Time Machine: Ceres' Pioneer Rock Church

Pioneers built Luthern church in tiny northeast Iowa hamlet

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When the residents of Clayton County’s Garnavillo township decided they wanted a church of their own, they conferred with their Garnavillo pastor, the Rev. Paul Stockfeld, and went about building a church that stands to this day, almost 160 years later.

The cornerstone of St. Peter’s German United Evangelical Lutheran Church was laid Oct. 25, 1858, in the tiny hamlet of Ceres, halfway between Garnavillo and Guttenberg in northeast Iowa.

It was built on five acres church members bought from Eli Carlan for $30 an acre. Parishioner Gerhard Bierbaum donated another acre, providing enough ground for a church and cemetery.

Teams of oxen pulled loads of limestone blocks quarried nearby for the two-and-a-half-story church, which cost less than $1,100 to build.

Mortar made of slaked lime (calcium hydroxide) and sand held the blocks together. Pews, modeled after the ones in St. John’s church in Guttenberg, were fashioned by men in the Backhaus family for $2.50 each.

The pulpit and altar, designed and built by a Mr. Prior of Guttenberg, cost $68.

The church’s furnishings were painted white with walnut trim.

A big wood-burning stove with a large drum on top heated the building. The building was lit by chandeliers of kerosene lamps.

When finished, the building was 55-by-30 feet, with the back 12 feet of the church reserved for the pastor’s home.

CERES NEVER GREW

Among the founding members were Gerhard H. and Chris Bierbaum, Henry and Carl Backhaus, H. Wiegman, J.H. Abker, Gerhard Walke and John Mathias Hagensick.

At an early meeting, the group elected Abker as president and the Rev. Stockfeld as the congregation’s secretary.

Stockfeld, a native of Holland, not only served the new congregation as its pastor and secretary, but he was also a teacher and a physician.

Halfway between Guttenberg and Garnavillo on what is now Highway 52, the little hamlet of Ceres drew parishioners from both directions. But the village never grew beyond the church and a brick building that housed a store, with a post office on the first floor and a dance hall on the second floor.

Stockfeld served the little congregation for 10 years, leaving Ceres in 1868 for a job in Michigan.

A church organ was bought in 1874, a second one in 1890.

In 1882, the church was one of four in Garnavillo Township. The only one not in Garnavillo was in Ceres, which also had one of two post offices in the township.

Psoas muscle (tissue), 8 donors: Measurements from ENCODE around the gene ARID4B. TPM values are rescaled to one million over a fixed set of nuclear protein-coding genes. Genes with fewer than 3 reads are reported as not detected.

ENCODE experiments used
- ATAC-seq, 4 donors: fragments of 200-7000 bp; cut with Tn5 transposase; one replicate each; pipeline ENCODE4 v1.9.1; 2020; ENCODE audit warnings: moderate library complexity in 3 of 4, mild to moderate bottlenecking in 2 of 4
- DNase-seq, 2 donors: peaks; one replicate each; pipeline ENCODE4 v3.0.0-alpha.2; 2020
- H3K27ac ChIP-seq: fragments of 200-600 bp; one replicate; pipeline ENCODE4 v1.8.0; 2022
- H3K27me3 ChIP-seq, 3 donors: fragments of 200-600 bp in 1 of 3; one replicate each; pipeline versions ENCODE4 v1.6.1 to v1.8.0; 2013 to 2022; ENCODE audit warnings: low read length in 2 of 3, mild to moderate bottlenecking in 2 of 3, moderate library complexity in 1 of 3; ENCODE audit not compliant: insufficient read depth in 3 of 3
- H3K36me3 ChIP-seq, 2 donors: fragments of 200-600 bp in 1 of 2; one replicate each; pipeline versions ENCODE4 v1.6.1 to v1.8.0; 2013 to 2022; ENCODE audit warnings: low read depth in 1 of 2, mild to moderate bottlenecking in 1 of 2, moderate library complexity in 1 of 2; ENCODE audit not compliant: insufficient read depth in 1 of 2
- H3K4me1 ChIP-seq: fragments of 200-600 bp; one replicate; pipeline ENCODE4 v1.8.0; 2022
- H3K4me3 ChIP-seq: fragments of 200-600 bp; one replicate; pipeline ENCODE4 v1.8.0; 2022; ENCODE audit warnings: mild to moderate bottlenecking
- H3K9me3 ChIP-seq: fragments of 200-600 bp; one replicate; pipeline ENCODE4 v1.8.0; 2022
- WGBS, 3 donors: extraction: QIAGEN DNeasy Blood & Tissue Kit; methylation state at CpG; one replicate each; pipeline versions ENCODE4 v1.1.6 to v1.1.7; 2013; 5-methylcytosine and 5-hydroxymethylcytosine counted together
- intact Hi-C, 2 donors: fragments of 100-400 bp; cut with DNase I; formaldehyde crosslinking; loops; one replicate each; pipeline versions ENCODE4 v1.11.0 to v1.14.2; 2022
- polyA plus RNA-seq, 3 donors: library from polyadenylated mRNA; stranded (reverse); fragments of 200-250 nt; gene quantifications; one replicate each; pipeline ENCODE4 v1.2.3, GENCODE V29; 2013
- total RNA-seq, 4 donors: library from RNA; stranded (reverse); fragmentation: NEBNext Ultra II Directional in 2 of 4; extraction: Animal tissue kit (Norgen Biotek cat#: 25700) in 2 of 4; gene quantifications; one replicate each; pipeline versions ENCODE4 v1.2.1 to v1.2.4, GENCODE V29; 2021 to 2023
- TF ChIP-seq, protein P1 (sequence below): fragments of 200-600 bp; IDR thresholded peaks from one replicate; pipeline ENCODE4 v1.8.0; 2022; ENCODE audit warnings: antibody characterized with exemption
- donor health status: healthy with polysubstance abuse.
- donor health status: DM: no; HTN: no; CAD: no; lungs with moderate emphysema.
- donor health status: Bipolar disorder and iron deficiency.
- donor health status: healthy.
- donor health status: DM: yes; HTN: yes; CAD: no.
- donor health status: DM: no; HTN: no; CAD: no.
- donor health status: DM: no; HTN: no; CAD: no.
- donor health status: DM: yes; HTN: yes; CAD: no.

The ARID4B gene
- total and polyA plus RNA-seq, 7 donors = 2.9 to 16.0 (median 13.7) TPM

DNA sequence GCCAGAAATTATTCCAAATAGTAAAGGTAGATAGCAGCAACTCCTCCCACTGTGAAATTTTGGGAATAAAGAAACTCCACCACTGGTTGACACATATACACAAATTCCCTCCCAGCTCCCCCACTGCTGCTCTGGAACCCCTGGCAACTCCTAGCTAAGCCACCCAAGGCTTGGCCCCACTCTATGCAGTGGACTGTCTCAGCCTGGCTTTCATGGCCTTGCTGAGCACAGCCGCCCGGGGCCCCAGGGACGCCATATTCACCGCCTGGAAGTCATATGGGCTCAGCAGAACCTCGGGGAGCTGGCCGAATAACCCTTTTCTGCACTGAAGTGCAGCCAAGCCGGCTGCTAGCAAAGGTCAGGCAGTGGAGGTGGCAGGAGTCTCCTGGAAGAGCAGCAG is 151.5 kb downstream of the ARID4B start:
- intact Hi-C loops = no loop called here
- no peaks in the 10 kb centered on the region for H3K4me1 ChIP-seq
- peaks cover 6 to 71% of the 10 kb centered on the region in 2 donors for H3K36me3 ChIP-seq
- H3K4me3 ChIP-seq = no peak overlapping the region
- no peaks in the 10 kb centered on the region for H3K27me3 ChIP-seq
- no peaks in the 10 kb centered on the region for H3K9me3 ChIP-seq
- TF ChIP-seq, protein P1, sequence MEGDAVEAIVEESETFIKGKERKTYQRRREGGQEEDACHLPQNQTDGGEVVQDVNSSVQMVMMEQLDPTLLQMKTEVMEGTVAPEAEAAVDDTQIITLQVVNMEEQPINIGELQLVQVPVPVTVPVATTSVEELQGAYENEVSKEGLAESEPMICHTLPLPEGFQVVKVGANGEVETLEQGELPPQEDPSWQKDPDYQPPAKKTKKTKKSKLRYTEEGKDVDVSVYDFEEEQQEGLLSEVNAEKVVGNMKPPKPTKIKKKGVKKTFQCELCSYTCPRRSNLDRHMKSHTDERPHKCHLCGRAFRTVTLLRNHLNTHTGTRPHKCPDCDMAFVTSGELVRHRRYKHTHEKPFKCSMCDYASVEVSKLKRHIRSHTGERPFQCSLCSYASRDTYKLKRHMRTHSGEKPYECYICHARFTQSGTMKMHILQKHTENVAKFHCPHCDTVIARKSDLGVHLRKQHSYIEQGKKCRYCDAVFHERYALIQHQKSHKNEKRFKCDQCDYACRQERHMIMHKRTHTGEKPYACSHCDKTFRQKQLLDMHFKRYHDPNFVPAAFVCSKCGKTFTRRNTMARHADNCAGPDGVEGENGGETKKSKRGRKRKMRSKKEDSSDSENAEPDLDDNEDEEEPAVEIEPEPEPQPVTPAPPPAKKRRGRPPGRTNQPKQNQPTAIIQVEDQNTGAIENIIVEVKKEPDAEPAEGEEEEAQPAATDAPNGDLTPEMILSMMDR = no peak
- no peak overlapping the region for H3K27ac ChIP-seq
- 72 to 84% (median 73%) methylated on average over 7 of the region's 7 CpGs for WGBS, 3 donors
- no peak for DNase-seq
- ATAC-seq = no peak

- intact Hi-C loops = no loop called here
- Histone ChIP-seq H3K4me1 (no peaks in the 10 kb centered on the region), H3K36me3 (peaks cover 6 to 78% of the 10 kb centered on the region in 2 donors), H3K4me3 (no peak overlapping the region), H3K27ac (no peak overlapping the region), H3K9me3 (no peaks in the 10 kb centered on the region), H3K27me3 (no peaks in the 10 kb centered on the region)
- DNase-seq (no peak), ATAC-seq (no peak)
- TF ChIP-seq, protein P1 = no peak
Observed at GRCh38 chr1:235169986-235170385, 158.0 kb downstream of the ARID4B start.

The Rev. Ziemer was pastor in 1889 when the congregation raised $300 and put a wooden steeple/bell tower on the church. It was followed, appropriately, by the purchase of a bell for $111.

Pioneer rock

Services were conducted at the church for 70 years before dwindling membership and the loss of its pastor caused it to close in 1927.

When that happened, a group of the founders’ descendants banded together, calling themselves the Pioneer Rock Church Association, with the purpose of honoring the church’s founders. The members restored and reopened the church as a museum and a site for weddings. They cared for the grounds and the cemetery, and they renamed the building the Pioneer Rock Church.

The part of the church behind the altar that had been reserved for the pastor became a place to display family and church relics, some more than 200 years old.

A wayside park with a shelter and restrooms was built on adjoining land in the 1930s.

In October 1939, founder Hagensick’s granddaughter, Adelaide Gray, chose the church as the site for her wedding to lawyer Dale Carpenter. It was just big enough to hold the couple’s relatives and close friends.

100th birthday

When the venerable old church hit its 100th birthday in 1958, a July 6 celebration drew more than 1,500 people. They were treated to a dinner followed by a program featuring area pastors. When the church transitioned into a community site in 1927, the congregation’s last resident pastor, the Rev. G. Bunge, wrote a song called “The Pioneer Rock Church.” The Rev. Bunge was there for the centennial when the same quartet that sang the song in 1927 sang it again in 1958.

The church was placed on the National Register of Historic Places in December 1976.

l Comments: (319) 398-8338; diane.langton@thegazette.com

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